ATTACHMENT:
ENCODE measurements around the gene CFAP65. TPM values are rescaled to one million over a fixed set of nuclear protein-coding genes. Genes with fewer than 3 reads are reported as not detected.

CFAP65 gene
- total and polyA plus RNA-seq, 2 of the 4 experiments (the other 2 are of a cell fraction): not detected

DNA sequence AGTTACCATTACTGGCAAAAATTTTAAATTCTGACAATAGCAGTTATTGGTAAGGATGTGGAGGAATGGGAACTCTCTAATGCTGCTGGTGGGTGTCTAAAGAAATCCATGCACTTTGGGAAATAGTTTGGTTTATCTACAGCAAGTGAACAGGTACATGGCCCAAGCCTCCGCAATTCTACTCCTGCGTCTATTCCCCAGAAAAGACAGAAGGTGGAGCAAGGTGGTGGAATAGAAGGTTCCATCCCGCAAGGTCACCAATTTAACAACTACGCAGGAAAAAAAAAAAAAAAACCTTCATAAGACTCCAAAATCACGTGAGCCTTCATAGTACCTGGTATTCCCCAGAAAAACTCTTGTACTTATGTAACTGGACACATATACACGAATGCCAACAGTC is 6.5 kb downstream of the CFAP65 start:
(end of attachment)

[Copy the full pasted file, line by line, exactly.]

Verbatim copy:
ENCODE measurements around the gene CFAP65. TPM values are rescaled to one million over a fixed set of nuclear protein-coding genes. Genes with fewer than 3 reads are reported as not detected.

CFAP65 gene
- total and polyA plus RNA-seq, 2 of the 4 experiments (the other 2 are of a cell fraction): not detected

DNA sequence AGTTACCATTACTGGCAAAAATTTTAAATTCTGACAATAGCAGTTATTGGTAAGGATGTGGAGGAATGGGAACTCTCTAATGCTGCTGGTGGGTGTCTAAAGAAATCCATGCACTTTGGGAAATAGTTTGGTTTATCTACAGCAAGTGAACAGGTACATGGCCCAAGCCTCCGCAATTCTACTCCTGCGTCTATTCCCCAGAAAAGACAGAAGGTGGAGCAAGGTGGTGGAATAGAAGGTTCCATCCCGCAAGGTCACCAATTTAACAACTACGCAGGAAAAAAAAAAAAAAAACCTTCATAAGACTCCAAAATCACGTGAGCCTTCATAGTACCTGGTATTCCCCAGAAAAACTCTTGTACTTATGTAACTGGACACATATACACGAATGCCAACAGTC is 6.5 kb downstream of the CFAP65 start: